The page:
Conservation and Research


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Williamstown Art Conservation Center textiles conservator Annika Amundson works on repairing and stabilizing one of the portieres.
Photo: Tucker Bair

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Williamstown Art Conservation Center furniture conservator Hugh Glover works on replacing the lost piano stool monograms.
Photo: Tucker Bair

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Elizabeth Creeden
Alma-Tadema/Marquand Piano Stool Embroidery, 2017
Silk floss on fabric

Orchestrating Elegance: Alma-Tadema and Design has provided the opportunity to further research the Clark’s piano, piano stools, sample panel, and portieres, and to undertake several conservation projects. Wood analysis and in-depth study of the materials in these objects has clarified the range of materials used to create the suite.

Marquand’s monogram, “HMG,” appeared on many pieces of the suite, each adapted in size, configuration, and color scheme to the specifics of each form. The original monograms on the piano and stools were gouged out by a subsequent owner, most likely William Barbour. Through examination of historic images and surviving monograms, Williamstown Art Conservation Center conservator Hugh Glover was able to recreate the piano stool monograms.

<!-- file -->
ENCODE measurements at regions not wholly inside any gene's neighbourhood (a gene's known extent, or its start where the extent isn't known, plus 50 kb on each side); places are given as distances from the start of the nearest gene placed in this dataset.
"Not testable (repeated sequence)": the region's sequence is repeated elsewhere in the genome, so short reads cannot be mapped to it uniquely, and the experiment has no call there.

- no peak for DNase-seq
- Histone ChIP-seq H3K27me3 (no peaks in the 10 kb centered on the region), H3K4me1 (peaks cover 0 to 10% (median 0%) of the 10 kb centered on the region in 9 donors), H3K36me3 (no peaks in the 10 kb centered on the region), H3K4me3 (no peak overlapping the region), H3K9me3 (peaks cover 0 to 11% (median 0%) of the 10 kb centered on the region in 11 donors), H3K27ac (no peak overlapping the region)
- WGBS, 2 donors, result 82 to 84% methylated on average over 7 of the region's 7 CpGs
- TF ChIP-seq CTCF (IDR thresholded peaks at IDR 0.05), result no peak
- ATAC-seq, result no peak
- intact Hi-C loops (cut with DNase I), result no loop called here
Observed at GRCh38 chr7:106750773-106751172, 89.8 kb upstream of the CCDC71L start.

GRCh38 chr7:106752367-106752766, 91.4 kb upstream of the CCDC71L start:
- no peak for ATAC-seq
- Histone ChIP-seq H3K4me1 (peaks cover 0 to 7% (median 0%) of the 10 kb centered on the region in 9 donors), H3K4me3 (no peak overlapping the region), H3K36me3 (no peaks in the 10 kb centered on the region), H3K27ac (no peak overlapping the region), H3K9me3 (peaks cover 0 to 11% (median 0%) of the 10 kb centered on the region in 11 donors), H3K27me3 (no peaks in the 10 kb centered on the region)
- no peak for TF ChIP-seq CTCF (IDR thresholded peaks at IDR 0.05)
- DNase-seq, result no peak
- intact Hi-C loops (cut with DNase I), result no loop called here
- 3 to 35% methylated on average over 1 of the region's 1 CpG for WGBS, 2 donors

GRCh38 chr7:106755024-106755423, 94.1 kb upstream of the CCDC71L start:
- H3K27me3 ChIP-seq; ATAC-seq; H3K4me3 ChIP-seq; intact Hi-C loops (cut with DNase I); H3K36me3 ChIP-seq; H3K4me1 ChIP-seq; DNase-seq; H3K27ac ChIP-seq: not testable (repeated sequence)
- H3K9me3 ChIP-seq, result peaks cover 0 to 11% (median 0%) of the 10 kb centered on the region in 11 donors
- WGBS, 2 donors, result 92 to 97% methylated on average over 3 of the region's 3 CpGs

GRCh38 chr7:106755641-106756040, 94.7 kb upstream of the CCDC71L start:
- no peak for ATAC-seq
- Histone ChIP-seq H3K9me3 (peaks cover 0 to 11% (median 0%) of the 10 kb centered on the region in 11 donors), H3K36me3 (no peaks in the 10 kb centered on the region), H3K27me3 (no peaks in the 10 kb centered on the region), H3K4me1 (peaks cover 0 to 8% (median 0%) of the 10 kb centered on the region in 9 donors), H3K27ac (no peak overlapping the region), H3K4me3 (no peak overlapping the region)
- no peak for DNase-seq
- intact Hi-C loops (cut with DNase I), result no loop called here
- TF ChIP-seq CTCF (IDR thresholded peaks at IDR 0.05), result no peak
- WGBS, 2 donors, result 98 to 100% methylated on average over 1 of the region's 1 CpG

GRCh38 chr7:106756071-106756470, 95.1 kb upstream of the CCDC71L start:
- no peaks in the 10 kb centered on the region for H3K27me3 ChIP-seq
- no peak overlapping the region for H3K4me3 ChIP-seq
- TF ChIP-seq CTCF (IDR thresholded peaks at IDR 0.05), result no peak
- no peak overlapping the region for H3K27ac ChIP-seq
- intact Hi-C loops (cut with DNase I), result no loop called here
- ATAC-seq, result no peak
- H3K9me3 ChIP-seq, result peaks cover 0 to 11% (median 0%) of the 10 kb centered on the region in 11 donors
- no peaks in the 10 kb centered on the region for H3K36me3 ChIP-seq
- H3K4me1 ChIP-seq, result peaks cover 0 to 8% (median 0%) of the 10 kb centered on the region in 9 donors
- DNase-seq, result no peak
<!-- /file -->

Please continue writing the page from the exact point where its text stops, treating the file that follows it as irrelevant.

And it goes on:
The portieres from the room were an invaluable resource in selecting the correct color and weave of silk to reupholster the piano stools. The primary material used for the portieres and for the furniture’s original upholstery is a sage-green silk rep (a cloth woven in tight diagonal ribs that intensify color) that proved challenging to match. Conservation examination and treatment to stabilize the portieres for display resulted in new information and understanding of the textiles in the suite. Curators studied the portieres closely while planning the re-creation of the original upholstery of the piano stools, which also entailed close study of historic images that show the original upholstery.